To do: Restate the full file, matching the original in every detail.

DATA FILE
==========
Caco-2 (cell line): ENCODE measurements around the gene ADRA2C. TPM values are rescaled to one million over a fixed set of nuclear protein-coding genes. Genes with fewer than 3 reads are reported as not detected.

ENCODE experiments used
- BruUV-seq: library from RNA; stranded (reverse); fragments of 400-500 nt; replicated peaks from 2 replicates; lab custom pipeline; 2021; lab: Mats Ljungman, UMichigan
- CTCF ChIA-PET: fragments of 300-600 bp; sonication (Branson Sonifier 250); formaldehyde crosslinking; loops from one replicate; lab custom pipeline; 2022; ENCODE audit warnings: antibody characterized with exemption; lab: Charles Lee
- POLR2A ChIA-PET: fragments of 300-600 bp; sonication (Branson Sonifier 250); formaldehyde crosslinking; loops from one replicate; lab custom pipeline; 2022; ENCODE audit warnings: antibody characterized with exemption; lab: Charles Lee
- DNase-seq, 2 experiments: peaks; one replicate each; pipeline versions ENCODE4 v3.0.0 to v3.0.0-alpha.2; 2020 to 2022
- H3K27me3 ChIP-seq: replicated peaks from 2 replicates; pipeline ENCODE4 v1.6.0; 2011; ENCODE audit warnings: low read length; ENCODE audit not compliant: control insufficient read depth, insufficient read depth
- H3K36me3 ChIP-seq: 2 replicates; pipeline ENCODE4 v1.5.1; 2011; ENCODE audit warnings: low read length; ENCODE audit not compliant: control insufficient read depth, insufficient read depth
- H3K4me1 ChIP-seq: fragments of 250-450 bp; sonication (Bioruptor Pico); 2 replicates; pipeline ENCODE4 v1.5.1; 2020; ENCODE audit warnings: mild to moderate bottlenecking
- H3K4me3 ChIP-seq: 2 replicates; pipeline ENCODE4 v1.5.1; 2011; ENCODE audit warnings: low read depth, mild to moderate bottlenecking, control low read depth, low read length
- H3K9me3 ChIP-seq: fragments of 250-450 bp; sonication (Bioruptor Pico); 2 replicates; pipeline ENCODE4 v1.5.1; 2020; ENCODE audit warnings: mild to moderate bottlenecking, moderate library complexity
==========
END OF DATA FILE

Caco-2 (cell line): ENCODE measurements around the gene ADRA2C. TPM values are rescaled to one million over a fixed set of nuclear protein-coding genes. Genes with fewer than 3 reads are reported as not detected.

ENCODE experiments used
- BruUV-seq: library from RNA; stranded (reverse); fragments of 400-500 nt; replicated peaks from 2 replicates; lab custom pipeline; 2021; lab: Mats Ljungman, UMichigan
- CTCF ChIA-PET: fragments of 300-600 bp; sonication (Branson Sonifier 250); formaldehyde crosslinking; loops from one replicate; lab custom pipeline; 2022; ENCODE audit warnings: antibody characterized with exemption; lab: Charles Lee
- POLR2A ChIA-PET: fragments of 300-600 bp; sonication (Branson Sonifier 250); formaldehyde crosslinking; loops from one replicate; lab custom pipeline; 2022; ENCODE audit warnings: antibody characterized with exemption; lab: Charles Lee
- DNase-seq, 2 experiments: peaks; one replicate each; pipeline versions ENCODE4 v3.0.0 to v3.0.0-alpha.2; 2020 to 2022
- H3K27me3 ChIP-seq: replicated peaks from 2 replicates; pipeline ENCODE4 v1.6.0; 2011; ENCODE audit warnings: low read length; ENCODE audit not compliant: control insufficient read depth, insufficient read depth
- H3K36me3 ChIP-seq: 2 replicates; pipeline ENCODE4 v1.5.1; 2011; ENCODE audit warnings: low read length; ENCODE audit not compliant: control insufficient read depth, insufficient read depth
- H3K4me1 ChIP-seq: fragments of 250-450 bp; sonication (Bioruptor Pico); 2 replicates; pipeline ENCODE4 v1.5.1; 2020; ENCODE audit warnings: mild to moderate bottlenecking
- H3K4me3 ChIP-seq: 2 replicates; pipeline ENCODE4 v1.5.1; 2011; ENCODE audit warnings: low read depth, mild to moderate bottlenecking, control low read depth, low read length
- H3K9me3 ChIP-seq: fragments of 250-450 bp; sonication (Bioruptor Pico); 2 replicates; pipeline ENCODE4 v1.5.1; 2020; ENCODE audit warnings: mild to moderate bottlenecking, moderate library complexity